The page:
Chennai, Dec 23 (ANI): Nobel laureate Venkatraman Ramakrishnan has said that Indian scientists settled abroad wanted to come back to India, but were held back by the country's red tapism.
A US citizen of Indian origin, Ramakrishnan, along with Thomas A. Steitz and Ada E. Yonath shared the 2009 Nobel Prize for chemistry for studies of the structure and function of the ribosome.
Ramakrishnan said India could follow the example of China, which has launched a massive drive to bring back scientists who had migrated to the West.
"China has now launched a major scheme to bring back Chinese scientists from the West to work in China. So I think it is certainly possible but for it to be attractive, you will have to give them a lot of autonomy from the bureaucracy, from the red tape, from local politics things like that so that they can come back and really...what they like to do is they like to do their science. So if you make it attractive enough, so they feel they can continue to do very good science while being in India then many of them might do it," Ramakrishnan told reporters here.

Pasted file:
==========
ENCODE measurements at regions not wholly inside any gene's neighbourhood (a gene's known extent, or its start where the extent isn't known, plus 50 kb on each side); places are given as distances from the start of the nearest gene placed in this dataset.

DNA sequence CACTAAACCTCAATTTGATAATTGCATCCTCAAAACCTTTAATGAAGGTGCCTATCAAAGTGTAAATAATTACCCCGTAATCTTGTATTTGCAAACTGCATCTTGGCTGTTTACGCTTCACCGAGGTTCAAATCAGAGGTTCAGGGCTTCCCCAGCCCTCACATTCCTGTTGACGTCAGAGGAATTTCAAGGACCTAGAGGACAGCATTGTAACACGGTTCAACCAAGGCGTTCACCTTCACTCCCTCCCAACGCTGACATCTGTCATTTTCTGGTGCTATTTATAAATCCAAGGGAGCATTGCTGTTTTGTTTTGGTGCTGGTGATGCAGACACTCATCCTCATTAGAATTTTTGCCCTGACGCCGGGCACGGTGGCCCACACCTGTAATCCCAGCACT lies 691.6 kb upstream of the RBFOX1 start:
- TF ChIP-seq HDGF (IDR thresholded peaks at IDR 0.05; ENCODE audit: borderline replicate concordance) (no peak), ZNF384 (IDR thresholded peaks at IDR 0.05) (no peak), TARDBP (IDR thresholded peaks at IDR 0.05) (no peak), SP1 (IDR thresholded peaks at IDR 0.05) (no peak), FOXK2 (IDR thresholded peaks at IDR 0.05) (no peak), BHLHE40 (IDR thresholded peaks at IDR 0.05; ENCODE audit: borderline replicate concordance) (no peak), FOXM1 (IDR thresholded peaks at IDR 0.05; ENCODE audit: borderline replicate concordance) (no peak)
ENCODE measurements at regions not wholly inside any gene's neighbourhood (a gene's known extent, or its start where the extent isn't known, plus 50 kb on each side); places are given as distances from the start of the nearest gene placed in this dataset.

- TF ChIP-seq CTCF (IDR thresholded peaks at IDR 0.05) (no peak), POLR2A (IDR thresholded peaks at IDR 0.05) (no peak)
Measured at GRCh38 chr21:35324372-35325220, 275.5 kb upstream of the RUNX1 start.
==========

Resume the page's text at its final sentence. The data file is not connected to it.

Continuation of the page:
Ramakrishnan cautioned that the government would have to take effective steps to cut bureaucratic delays to reverse the "brain drain."
"I think people will come back. The people who will come back to India will be people who have very strong personal ties to India and want to come back but have not come back because they feel there is too much bureaucracy or they cannot do their work or things like that or they do not have the facilities. So the facilities and bureaucracy problem will only attract people who want to come back in the first place," he said.
The consequences of the "brain drain" are grave as it leaves gaping holes, mainly in the healthcare systems of developing countries where diseases such as AIDS, tuberculosis and malaria run rampant and children die daily from diarrhoea. (ANI)